Friends and Family,
If you want to add more drama to your life, you just can’t beat lung cancer. It makes the old Disneyland Tower of Terror ride seem more like riding the teacups in comparison.
First, there was the new cough. It started two months ago. Genevieve and I had endless discussions about it. Was it getting worse? Better? Is there something else it could be? When you are healthy, a cough like that might be annoying, but you do your best to ignore it and wait for it to go away. When you have cancer, a headache two days in a row makes you wonder if the cancer has spread to your brain. There is no random symptom too small to raise the question: “Does this mean my cancer is growing?”
When that symptom is in the same place as the cancer, well, it’s hard not to go there. As a result, Genevieve and I have been snapping at each other for weeks leading up to this latest CT scan, and our subsequent trip from Portland to San Diego to get the results. I was nearly certain we would find out that my extraordinary ride of four years and nine months without progression, on a drug that normally leads to progression within thirteen months, was over. The Fear Factor had taken over.
I have been extraordinarily bad at knowing when my cancer is growing. I had no symptoms before I was diagnosed the first time, when it was Stage III. I had no symptoms five years later when I was diagnosed the second time, when it was Stage IV. The cancer has progressed twice since then, and I didn’t know it was happening either time. To confuse things even more, there have been many times when I thought it had grown, but I was wrong. I like to think I’m a good judge of character, but I have to admit that I’m a horrible judge of the character of my cancer.
This time, we thrilled that my cancer judgement was so bad! We got the results, and there has been no growth again! UN-FREAKING BELIEVABLE!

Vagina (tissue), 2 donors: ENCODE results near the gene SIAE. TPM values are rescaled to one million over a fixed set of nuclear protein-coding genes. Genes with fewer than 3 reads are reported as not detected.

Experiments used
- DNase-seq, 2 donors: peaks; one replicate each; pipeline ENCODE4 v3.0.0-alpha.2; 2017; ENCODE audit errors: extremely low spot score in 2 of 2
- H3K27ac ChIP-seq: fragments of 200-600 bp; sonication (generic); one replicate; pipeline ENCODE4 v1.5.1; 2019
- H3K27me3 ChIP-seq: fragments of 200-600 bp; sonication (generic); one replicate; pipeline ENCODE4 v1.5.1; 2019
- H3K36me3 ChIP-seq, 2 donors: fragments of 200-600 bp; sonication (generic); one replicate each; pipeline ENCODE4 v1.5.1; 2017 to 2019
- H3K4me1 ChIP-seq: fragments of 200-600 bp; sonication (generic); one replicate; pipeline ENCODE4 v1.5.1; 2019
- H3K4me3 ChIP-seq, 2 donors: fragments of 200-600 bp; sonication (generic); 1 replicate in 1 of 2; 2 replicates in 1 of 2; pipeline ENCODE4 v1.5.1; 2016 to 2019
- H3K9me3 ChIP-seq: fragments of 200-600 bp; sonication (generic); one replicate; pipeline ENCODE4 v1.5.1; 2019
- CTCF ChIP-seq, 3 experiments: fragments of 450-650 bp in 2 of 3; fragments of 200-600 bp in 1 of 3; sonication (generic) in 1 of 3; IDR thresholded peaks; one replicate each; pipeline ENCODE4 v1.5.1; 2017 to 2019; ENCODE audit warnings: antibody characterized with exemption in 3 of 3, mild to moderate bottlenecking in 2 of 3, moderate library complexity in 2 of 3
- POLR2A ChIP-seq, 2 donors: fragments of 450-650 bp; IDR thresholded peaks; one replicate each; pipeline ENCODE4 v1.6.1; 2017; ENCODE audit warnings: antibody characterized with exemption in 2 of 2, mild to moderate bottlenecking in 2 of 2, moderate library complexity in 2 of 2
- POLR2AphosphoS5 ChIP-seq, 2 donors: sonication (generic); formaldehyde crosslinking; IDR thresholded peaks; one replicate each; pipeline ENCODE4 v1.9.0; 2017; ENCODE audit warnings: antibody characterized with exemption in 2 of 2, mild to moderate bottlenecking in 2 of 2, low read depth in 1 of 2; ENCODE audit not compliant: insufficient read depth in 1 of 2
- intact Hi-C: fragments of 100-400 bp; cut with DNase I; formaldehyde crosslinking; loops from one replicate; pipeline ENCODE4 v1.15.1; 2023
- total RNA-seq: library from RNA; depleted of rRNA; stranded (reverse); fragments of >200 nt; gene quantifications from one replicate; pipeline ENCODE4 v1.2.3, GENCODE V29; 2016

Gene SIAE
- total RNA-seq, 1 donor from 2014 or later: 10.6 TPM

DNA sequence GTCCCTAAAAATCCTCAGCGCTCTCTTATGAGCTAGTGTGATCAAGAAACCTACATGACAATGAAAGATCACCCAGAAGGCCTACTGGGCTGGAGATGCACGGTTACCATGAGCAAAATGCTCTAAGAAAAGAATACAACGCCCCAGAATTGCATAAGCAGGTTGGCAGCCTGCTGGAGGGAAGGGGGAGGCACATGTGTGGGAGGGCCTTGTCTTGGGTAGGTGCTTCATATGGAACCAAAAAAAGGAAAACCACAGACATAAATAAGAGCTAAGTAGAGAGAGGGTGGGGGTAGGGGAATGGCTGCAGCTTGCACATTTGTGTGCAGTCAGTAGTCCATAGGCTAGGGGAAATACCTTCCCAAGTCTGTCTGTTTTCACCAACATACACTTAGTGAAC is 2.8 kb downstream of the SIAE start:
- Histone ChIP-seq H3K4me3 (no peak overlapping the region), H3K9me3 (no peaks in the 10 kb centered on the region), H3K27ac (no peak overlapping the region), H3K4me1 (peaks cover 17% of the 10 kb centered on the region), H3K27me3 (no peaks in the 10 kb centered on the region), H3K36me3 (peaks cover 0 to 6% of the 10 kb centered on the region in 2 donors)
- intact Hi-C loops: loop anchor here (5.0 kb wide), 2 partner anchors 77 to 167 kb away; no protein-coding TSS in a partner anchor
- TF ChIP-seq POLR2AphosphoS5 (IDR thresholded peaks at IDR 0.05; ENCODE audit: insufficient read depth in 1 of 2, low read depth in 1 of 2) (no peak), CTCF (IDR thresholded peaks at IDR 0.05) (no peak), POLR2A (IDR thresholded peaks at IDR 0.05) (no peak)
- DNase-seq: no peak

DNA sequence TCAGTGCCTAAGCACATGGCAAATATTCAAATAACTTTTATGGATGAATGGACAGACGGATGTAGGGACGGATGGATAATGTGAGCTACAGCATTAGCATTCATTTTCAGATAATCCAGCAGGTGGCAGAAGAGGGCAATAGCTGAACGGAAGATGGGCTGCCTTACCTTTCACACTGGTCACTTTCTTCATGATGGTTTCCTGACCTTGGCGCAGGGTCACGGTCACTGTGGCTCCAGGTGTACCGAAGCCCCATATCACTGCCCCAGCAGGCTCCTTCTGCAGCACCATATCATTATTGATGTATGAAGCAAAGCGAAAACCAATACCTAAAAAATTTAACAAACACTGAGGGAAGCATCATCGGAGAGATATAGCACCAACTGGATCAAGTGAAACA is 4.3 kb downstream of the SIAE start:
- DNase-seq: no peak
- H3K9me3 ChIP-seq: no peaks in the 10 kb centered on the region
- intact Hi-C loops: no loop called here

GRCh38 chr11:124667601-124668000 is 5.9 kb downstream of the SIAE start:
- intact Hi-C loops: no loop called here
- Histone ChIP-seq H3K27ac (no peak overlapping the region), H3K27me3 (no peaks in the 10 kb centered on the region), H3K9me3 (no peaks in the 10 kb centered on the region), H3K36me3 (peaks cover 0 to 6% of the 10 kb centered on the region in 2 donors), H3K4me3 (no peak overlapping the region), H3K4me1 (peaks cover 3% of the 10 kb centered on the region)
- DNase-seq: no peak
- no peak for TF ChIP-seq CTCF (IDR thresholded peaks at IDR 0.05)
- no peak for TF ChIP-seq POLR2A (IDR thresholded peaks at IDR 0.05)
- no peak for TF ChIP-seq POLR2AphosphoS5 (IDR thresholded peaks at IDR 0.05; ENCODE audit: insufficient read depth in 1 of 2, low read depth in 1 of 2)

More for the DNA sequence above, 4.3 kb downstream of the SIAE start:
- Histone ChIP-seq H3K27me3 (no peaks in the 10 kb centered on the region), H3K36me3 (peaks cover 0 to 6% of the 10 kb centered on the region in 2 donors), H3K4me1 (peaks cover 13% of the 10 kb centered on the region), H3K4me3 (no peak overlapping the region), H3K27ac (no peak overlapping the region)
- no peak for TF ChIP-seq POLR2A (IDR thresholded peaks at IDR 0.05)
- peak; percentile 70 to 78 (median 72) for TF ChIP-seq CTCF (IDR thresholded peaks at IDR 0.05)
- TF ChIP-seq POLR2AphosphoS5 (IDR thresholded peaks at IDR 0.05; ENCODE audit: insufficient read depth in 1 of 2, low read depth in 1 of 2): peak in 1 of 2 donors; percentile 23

And to top it off, we just celebrated my thirteenth cancerversary! Not bad for a guy with Stage IV lung cancer, eh?
We were almost giddy as we sat down for lunch. But right after we started, Genevieve started gagging and choking. We stopped thinking about my survival over the coming months, and started thinking about Genevieve’s survival in the next few minutes. She could breathe just enough to ask me to do the Heimlich maneuver, which I did unsuccessfully. A small crowd gathered, including a man who had just passed his CPR certification. He thumped Genevieve on the back several times, which was also unsuccessful. While this man, several others and I problem-solved, Genevieve continued to wheeze and gag. We were all terrified.
It became clearer as time went on that, while Genevieve was still gagging, she was able to breathe… just enough. She thought it was a pill lodged in her throat. A good half-hour of continued gagging later, the pill dissolved enough for the episode to mostly pass.
Our celebration flipped on its head and instead reminded us of the fragility of life for everyone. It was also a vivid reminder of how much Genevieve means to me, and how grateful I am to have her. The thought of losing her terrified me, and made my concerns about my own CT scan seem trivial. It’s true what Genevieve tells me: It’s much harder when your partner’s life is at stake.
The end result could not be better. Genevieve is back to breathing normally, and there is still no end in sight to my extraordinary good fortune with my Tagrisso clinical trial. And to top it all off, we BOTH have a greater appreciation for each other.
All in all, that’s a pretty great trip, don’t you think? Now, we have four more months to think about it.
I hope all is well for you, too, my friend.